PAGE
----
rtry persons for whom their good tldngs
were designed. So a nltfht that
ordinarily would have been hideous.
>assed quickly In prayer, praise, and
xhortatlon. Toward morning the anteUc
Jail-delivery occurs, first In a
lerles of such events. But the benefl iaries
of it are not to go into hiding
Ike ordinary fugitives. On* the conrary.
they are to go Immediately to
he most conspicuous place In the city,
md to put themselves still more in
vldence by publicly addressing /the
>eople. Novel command, that, for es:aping
prisoners!
The Sanhedrin meets In special sesilon.
A quietus Is now to be put to
his plebean movement* so threatening
o the ecclesiastical establishment. But
he parties marked for destruction are
ound. not cowering in the Jail, but
>reachlm: in the temple. Theirs is 110
landestlne flight of conscious guilt.
Phey are obeying God rather than the
>owers, which, though originally orlalned
of him, had now forfeited their
barter by their flagrant disloyalty to
ts l?tfer and spirit. The whole apostolc
college stands now upon that tesselated
floor within the crimson crescent
if divans, where 'tho wealth, learning,
wwer and aristocracy of the Hebrew
lommoiuvealth is ensconced. A witla
>Ie plight for these peasants! But Ilsen!
It la the ertnlned court Itself that
aises a deprecating cry. The SatiheIrln
sues for its life.
Peter Is again "the mouth of the
ipostles," ns he reiterates the fearful
iharge with which he had made that
narble hall ring only a few days lieore.
In moral sublimity that scene
jus never been surpassed.
Ifotalc From tlirCninmentntiM.
Rose up: woke up to the situation;
lame Greek word that Is used of the
nsurrections of Theudas and Judas.
Cambridge Bible Sect of Sadlucees:
As the resurrection of Jesus
vas the central fact to wtych the
reaching of the apostles continually
eferred, the most violent opposition
ehlch they encountered naturally
>roceeded from the sect of the Sadlucees.
Lank Common
>rlson: Revised Version. In public
vard The angel: Revised Verilon,
an angel Words of this
Ife: Revised Version, Life with a captal
L. The *iplritiMl life: it life
luch as the world never knew before.
.Vhedon. Early in the mornng:
Revised Version, about day?r?ak.
They feared the peode:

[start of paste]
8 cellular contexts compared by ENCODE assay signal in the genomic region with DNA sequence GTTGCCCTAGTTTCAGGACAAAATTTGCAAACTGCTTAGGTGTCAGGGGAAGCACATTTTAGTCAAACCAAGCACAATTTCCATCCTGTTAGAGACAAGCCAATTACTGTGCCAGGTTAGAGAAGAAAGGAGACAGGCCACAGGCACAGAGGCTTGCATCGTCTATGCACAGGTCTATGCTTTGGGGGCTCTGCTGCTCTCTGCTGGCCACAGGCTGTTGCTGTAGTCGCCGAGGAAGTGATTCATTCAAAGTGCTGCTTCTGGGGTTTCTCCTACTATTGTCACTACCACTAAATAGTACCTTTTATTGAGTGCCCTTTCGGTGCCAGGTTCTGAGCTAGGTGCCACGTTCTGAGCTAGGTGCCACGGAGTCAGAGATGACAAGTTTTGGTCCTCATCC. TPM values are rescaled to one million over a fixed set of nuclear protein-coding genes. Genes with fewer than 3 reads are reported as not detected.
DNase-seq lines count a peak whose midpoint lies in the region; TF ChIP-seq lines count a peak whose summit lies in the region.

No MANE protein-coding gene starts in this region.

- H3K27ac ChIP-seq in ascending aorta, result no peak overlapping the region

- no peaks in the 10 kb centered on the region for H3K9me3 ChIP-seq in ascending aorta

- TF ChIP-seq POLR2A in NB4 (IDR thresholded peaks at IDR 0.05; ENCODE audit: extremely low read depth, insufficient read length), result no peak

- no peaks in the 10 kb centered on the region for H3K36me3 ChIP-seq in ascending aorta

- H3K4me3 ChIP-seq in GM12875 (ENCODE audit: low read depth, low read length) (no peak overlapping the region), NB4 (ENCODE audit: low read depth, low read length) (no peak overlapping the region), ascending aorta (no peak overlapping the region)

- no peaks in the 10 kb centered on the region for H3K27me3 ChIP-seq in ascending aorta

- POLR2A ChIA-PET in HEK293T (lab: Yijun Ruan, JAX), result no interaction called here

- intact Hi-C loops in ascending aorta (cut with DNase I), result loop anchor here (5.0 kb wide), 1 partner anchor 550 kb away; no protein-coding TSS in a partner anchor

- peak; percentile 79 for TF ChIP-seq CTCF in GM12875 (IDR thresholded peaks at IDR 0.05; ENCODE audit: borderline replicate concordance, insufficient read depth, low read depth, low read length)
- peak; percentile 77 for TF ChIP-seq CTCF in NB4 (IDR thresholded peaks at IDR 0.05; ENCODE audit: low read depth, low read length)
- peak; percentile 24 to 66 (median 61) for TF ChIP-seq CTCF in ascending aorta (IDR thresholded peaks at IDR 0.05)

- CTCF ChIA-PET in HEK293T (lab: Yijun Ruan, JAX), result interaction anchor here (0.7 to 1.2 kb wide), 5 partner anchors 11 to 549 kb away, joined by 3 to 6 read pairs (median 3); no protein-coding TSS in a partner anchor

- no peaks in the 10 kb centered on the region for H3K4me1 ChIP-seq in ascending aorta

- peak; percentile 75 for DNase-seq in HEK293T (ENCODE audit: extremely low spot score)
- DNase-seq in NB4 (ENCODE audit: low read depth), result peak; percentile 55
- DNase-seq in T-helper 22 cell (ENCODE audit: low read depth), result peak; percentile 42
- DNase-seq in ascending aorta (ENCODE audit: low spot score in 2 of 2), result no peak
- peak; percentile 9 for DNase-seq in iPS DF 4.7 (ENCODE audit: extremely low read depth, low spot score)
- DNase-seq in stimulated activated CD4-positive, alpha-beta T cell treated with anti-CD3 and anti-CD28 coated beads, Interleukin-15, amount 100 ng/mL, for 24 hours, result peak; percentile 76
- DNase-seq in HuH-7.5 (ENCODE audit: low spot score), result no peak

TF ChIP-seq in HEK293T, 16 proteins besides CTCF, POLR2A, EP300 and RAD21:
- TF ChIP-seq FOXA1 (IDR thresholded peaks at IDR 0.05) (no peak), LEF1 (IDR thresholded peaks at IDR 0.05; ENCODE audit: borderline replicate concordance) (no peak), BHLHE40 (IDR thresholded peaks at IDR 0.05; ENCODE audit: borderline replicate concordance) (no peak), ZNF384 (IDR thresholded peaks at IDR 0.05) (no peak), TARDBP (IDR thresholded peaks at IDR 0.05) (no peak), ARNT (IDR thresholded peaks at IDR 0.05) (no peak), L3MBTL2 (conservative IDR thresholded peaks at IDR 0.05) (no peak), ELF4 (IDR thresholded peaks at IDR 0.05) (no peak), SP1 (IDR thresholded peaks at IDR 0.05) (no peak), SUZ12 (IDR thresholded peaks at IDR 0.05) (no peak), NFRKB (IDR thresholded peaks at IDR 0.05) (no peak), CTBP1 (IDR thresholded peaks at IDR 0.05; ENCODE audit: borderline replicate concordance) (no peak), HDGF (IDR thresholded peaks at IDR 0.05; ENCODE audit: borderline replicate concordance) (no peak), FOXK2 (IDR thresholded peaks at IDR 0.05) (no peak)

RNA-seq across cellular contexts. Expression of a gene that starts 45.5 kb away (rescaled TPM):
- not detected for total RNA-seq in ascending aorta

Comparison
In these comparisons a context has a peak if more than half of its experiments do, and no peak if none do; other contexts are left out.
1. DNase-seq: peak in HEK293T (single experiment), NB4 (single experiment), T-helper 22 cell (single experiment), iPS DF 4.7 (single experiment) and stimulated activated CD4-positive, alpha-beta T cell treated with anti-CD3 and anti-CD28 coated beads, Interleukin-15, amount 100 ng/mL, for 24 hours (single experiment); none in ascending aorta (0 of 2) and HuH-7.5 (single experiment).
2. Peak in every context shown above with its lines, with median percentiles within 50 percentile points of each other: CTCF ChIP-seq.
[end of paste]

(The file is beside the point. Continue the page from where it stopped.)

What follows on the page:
The numerous blessings which
he apostles had conferred by the healng
of the slclc. their disinterested love
oward each other as displayed in the
community of goods, and their recent
lellverancc out <?f prison, all combined
o Impress the multitude In their favor,
jlorig. Doubted whereunto
vould grow: Revised Version, were
nuch perplexed concerning the
f no prison walls could hold these
nen. If some power was on their side
i-lilfti Iti ihis Htrnnue ivnv ennfounded
ill their plans and expectations, they
night find they hn<l In hand a more
prions undertaking: than they had
houtfit. Cowles. They did
tot know what to think of the a posies;
whether they had saved themclves
by magic, or whether they wore
lellverod by a real miracle. ami they
vore at a loss to tell what the issue of
hone things would bo. Clark.
[*h?? Judges take the place of culprits,
ind complain of being accused of
nurder. Lindsay. Filled Jeusalem
with your doctrine: Noble tesiniony
to the success of their preachng.
J. F. and IS. * Hepentanco
ind no technical theological moaning
it those days. Peter declares that Jsael's
duty Is to turn about so as to
uive Its sins forgiven. Ilarlbut. " *
iter's defense one of the finest specimens
of pleading: Fulfillment of pioiiIrp.
4,lt shall be given you In that
e shall speak;" Arnot.
Til? T?*rlirr*? <l?lvrr. '
1. On a wall in the Vatican palace Is
he fresco of Peter's deliverance from
irison. It Is nearly four centuries
ince Raphael finished it: but It Is still
irilllant and realistic. Tiie triple light
-of moon and torch and angel's peron?is
one of the most surprising efeots
ever produced. The scene repreents.
of course, a later Incident in
\>ter's life. Hut If one. can Imagine
litu accompanied by the eleven nposlr.<,
this famous chiaroscuro may well
tortrav the present angelic Jall-dellv- i
ry.
The olhor frcscoos in thin Ju*tly
ntnouH utanz.i of Hcllodoru* wprcnont
n im ftlli'K-orlnil toantnT tin* triumphw
Jk "Complete
% Hanbaoit
111 m 7 Until In Allnln II ><
MA Wonderful Now
Mcilinil Onok,written
for Men Only. Ono
ropy may bo hurt free
oa application.
ERIE MEDICAL CO.
BUFFALO, ft. Y.
llUUi Id tlUk UiW L/VOIj UK
iismal failure, indigestible
Pillsbury's Flour. Ask them for I
ow'to Make It." || '
INCREASE YOOR INCOME
BY SPECULATION IN <
GRAIN, PROVISIONS AND STOCKS. ,
Continuous quotations from Chicago and
Now York received direct by prlvato wires.
I I.kiil.K 4 c 0.? Urokera, 13*3 Mark?lSt.
Telephone 27*'. Commission 1?I6. ;
of the church. The subject* are, The ,
Expulsion of Hellodorufl. Th?? Miracle (
of Bolsena. and l?eo I Preventing Attlla's
Bo.trance to Rome.
3. The ecclesiastical establishment
felt Itself endangered. Those who j
bore Its honor* and enjoyed its emolument
a were Jealous of the growing J
popularity of the Galileans. A powerful
uprising, that of priest and Sadducee.4.
against a party, humanly
speaking, powerless.
4. How short-lived the triumph of
evil comparatively. Well docs .Lowell
say:
Though the cause of evil prosper, yet
't Is truth al ne Is strong.
And, albeit she wander outcast now, to
cn&hftfd her from all wrong. t
5. Instantaneous obedience Is nl- .
ways easiest and safest. Had the apos- *
ties stopped to reason upon the appar- .
ent strangeness and certain peril of
the. angel's command to go and preach
In the temple, heart might have failed y